“It is not contagious or infectious but rather hereditary genetic disorder passed on from parents to children. It is genetic that you have a child with sickle cell yet you don’t have it,” Mwesigwa says.
She says on many occasions parents wonder how their children get sickle cells yet they themselves don’t have it and noted that in the family background, one of the members could have had it.
“What happens when two carrier partners produce a child is that they add two genes together that causes the disease.”
The NBS news manager says owing to what she has gone through, she has started a campaign to encourage couples to first test before getting married in order not to spread sickle cells to the next generation.
“We need to test. When you test and get to know, you make a good choice. If you are a carrier of the gene for sickle cells, it is not good to marry another carrier because it would make another person go through a lot of pain after being born with sickle cells,” Bagala says.
According to the Programs officer, Sickle Cell Central Public Health Laboratory in the Ministry of Health, it is prudent for everyone to test before choosing partners.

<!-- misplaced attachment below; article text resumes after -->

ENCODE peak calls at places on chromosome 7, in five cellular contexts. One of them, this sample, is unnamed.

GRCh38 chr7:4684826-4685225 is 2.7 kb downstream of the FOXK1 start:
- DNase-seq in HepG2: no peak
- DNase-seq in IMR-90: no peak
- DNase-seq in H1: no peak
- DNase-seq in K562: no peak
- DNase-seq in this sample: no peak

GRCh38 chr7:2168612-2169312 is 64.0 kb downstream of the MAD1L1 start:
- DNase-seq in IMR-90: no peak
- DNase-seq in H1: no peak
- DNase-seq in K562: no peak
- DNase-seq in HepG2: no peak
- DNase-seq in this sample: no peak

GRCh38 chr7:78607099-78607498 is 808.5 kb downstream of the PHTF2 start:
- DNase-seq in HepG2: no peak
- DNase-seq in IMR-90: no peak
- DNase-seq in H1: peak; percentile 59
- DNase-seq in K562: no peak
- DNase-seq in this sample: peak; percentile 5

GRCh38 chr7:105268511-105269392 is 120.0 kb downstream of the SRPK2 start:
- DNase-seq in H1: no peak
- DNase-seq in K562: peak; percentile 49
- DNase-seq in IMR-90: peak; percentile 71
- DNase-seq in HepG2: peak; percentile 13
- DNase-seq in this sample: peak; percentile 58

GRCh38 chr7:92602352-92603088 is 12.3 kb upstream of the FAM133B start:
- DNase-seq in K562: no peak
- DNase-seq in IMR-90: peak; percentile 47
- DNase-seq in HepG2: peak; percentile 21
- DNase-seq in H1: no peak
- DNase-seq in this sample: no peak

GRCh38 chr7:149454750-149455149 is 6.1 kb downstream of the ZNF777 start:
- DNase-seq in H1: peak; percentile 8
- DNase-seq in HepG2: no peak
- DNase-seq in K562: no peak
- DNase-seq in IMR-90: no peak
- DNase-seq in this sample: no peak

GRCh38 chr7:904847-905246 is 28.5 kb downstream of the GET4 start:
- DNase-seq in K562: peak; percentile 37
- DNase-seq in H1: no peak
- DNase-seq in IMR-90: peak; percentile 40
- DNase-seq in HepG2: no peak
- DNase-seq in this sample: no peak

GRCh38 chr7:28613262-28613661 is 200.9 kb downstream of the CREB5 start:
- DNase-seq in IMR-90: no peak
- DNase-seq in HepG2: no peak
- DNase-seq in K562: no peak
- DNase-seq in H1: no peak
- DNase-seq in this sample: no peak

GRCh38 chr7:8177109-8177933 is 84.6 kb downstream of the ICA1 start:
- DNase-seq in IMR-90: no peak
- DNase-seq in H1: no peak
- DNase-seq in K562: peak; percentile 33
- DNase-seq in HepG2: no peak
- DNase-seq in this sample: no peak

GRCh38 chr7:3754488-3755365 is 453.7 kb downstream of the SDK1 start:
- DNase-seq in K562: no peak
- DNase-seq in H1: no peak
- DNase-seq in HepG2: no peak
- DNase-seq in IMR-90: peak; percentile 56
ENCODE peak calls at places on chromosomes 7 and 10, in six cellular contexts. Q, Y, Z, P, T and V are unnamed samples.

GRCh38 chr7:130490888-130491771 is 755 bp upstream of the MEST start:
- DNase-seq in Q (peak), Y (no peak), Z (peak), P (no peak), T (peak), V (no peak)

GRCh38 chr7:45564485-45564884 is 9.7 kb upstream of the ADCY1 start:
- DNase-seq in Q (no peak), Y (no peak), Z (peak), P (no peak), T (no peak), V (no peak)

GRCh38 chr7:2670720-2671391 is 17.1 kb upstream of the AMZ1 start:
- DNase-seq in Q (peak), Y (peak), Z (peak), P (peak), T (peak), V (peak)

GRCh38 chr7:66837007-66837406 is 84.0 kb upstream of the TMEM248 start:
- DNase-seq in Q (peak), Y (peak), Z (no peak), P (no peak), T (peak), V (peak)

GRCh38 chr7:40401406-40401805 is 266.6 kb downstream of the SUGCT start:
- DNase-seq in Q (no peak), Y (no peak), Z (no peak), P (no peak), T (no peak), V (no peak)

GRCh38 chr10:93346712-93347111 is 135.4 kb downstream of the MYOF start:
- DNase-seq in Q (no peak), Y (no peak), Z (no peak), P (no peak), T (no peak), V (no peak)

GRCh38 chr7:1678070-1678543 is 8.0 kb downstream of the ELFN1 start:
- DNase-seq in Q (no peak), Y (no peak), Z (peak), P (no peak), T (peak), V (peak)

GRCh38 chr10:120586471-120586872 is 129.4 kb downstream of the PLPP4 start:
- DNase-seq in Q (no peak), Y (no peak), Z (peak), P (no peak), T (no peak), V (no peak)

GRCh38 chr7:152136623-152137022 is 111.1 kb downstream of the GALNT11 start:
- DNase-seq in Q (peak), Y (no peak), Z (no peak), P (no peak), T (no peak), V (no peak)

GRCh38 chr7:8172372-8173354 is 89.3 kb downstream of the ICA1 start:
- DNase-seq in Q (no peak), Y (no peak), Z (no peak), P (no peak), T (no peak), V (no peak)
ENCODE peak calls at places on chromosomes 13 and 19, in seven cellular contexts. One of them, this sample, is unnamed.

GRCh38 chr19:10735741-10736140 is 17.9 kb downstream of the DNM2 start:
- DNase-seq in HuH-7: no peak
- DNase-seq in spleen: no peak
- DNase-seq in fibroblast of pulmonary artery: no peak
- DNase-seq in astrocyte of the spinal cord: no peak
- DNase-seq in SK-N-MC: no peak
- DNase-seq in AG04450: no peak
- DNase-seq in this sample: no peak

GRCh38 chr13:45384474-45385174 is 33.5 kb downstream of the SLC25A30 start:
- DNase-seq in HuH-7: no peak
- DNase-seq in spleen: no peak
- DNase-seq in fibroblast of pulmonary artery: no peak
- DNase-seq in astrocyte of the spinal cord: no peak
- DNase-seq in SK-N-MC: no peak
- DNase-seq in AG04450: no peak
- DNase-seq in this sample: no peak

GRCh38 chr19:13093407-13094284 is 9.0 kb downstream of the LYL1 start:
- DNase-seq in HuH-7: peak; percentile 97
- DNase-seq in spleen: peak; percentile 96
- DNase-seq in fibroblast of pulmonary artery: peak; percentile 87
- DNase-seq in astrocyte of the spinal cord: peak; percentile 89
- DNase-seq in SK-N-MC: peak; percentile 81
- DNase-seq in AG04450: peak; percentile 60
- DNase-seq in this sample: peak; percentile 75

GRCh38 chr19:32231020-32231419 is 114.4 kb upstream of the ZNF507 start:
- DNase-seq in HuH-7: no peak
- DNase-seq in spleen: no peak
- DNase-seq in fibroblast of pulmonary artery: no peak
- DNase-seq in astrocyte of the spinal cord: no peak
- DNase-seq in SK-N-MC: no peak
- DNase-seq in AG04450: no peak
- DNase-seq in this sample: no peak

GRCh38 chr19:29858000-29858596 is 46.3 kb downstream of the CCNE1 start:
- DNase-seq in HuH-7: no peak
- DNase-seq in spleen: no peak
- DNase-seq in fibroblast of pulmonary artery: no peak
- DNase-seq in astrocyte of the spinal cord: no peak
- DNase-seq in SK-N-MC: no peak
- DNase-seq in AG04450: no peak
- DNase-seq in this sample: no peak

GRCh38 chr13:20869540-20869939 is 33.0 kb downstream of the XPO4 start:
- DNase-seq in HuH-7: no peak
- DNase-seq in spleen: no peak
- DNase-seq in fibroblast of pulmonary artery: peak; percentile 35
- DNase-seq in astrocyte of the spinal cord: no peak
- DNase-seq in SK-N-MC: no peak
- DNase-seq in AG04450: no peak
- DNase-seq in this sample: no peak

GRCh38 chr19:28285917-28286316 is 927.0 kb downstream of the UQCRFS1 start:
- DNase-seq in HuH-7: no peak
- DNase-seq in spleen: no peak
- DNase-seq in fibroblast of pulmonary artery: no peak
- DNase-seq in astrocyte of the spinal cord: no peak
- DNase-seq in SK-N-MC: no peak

“If you know you are a carrier, you will be careful while choosing a partner. It will help you make informed decisions.”
Mwesigwa adds that it is not too late for married couples to test in order to get to know if they are carriers or not.
“You never know one of your children might be a carrier and could affect your lineage who might get sick.”
According to World Health Organisation (WHO), sickle cell anemia is a major genetic disease that affects many countries and in Africa, Cameroon, Republic of Congo, Gabon, Ghana, and Nigeria have a prevalence between 20 and 30 percent.
A recent Uganda Sickle Cell Surveillance study that assessed the burden of the disease revealed the overall number of children with sickle cell trait was 12,979 while 716 had the disease.